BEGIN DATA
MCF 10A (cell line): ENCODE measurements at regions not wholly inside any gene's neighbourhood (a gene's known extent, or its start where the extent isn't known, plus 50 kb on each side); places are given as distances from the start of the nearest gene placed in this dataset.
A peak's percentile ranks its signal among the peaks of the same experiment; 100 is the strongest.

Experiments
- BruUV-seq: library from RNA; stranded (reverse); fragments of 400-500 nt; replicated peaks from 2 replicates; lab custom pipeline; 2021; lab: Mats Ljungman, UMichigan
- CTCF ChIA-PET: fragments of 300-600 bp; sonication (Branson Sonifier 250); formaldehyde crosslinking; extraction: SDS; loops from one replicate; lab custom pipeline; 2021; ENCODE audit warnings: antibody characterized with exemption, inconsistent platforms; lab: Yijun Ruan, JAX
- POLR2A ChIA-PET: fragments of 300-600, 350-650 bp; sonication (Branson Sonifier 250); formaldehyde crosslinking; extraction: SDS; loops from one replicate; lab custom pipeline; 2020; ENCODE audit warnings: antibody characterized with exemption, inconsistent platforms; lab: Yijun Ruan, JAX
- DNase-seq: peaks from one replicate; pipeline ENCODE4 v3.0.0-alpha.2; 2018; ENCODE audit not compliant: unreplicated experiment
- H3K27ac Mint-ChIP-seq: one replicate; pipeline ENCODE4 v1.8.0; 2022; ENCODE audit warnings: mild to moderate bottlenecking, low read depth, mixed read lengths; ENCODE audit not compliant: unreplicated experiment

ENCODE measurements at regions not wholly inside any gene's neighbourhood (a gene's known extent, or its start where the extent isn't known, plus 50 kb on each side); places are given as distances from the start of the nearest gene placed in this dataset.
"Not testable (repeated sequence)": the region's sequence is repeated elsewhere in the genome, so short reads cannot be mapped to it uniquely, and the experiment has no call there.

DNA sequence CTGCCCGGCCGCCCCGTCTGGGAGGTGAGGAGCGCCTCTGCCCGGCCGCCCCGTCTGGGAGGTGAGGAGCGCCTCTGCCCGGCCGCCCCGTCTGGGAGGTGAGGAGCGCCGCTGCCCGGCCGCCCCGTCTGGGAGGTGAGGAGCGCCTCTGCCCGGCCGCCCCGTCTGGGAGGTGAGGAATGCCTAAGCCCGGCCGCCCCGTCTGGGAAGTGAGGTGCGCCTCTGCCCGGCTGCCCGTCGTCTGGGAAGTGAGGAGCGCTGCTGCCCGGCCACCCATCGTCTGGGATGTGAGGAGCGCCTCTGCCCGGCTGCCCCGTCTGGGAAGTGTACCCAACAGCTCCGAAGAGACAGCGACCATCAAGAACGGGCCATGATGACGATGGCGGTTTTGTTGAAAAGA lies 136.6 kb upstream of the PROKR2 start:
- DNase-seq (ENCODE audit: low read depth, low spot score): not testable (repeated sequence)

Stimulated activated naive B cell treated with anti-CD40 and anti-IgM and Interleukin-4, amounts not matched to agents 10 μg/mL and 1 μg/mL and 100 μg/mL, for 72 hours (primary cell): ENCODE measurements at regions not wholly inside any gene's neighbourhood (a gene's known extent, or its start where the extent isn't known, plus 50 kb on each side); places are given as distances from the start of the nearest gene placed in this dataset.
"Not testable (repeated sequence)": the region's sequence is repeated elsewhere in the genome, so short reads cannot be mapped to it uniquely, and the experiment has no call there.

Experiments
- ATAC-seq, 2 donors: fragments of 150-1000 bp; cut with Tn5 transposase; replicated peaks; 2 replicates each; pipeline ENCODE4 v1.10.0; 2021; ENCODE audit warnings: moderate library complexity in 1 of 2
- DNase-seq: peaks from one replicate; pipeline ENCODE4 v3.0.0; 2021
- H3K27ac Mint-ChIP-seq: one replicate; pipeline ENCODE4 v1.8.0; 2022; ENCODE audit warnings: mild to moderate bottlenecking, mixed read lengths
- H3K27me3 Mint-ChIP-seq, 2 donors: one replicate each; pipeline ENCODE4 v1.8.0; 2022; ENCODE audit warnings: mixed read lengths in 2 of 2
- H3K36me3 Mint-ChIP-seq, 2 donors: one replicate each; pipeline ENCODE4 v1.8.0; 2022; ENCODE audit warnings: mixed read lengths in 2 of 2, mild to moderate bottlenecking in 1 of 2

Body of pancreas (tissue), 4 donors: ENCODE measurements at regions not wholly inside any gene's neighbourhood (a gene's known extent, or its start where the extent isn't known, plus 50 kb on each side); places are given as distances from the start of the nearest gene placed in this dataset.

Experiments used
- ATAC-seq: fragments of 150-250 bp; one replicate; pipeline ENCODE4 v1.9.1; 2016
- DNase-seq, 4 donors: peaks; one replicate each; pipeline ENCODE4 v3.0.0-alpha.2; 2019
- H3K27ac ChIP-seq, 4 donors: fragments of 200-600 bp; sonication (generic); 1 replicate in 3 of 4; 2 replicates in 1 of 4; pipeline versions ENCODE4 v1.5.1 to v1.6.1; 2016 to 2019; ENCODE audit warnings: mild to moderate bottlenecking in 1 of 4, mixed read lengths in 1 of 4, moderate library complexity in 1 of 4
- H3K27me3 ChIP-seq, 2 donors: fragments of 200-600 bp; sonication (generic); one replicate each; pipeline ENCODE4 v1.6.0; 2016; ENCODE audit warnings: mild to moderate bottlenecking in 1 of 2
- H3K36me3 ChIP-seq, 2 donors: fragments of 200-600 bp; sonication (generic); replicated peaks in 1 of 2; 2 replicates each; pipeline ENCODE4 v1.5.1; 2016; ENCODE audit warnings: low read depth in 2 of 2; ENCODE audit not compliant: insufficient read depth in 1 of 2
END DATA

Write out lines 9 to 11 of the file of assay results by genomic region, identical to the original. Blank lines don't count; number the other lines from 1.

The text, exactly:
ENCODE measurements at regions not wholly inside any gene's neighbourhood (a gene's known extent, or its start where the extent isn't known, plus 50 kb on each side); places are given as distances from the start of the nearest gene placed in this dataset.
"Not testable (repeated sequence)": the region's sequence is repeated elsewhere in the genome, so short reads cannot be mapped to it uniquely, and the experiment has no call there.

DNA sequence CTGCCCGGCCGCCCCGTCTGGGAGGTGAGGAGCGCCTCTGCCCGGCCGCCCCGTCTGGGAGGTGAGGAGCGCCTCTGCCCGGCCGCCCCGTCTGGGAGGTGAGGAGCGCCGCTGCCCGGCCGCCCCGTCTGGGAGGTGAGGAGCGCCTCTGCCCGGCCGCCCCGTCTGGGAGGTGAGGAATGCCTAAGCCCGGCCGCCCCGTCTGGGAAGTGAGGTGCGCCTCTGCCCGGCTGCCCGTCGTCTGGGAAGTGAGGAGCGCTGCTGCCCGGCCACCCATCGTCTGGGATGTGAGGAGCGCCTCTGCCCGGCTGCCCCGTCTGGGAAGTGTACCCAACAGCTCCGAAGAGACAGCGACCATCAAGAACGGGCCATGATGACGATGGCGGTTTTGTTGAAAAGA lies 136.6 kb upstream of the PROKR2 start: